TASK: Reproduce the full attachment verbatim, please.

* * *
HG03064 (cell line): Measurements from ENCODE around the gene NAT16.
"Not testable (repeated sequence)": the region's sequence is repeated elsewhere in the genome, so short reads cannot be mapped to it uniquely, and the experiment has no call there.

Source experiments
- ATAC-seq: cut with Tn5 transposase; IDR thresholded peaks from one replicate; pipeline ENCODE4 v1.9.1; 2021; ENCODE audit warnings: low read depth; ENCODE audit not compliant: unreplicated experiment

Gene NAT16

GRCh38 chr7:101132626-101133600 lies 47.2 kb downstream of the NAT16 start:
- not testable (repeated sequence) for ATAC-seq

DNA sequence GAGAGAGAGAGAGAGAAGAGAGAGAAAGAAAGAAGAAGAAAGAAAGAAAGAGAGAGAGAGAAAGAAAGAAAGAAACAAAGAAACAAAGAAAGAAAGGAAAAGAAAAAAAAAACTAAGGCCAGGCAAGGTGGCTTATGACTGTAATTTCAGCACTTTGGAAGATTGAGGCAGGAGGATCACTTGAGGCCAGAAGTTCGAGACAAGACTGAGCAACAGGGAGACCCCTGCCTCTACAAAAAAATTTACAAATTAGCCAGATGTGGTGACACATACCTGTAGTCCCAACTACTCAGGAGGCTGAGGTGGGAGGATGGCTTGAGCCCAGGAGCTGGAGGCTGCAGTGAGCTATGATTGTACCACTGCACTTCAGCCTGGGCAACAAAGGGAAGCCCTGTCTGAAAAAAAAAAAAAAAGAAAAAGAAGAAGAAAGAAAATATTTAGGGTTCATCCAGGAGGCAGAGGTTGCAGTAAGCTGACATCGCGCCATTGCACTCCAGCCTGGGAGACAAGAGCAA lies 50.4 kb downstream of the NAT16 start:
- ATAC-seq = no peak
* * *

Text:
HG03064 (cell line): Measurements from ENCODE around the gene NAT16.
"Not testable (repeated sequence)": the region's sequence is repeated elsewhere in the genome, so short reads cannot be mapped to it uniquely, and the experiment has no call there.

Source experiments
- ATAC-seq: cut with Tn5 transposase; IDR thresholded peaks from one replicate; pipeline ENCODE4 v1.9.1; 2021; ENCODE audit warnings: low read depth; ENCODE audit not compliant: unreplicated experiment

Gene NAT16

GRCh38 chr7:101132626-101133600 lies 47.2 kb downstream of the NAT16 start:
- not testable (repeated sequence) for ATAC-seq

DNA sequence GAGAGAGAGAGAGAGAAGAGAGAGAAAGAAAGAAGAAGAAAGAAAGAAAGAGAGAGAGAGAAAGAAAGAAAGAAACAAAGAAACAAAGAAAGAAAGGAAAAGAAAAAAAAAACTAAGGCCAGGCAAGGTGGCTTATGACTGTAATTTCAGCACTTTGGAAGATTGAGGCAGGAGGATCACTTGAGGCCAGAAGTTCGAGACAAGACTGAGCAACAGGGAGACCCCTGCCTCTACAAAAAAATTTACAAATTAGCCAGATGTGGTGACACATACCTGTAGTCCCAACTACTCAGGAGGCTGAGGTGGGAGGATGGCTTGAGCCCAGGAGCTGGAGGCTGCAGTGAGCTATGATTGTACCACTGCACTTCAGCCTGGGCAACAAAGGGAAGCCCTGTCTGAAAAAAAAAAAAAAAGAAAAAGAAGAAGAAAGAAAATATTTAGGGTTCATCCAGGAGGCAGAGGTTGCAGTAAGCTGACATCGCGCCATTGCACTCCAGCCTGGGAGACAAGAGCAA lies 50.4 kb downstream of the NAT16 start:
- ATAC-seq = no peak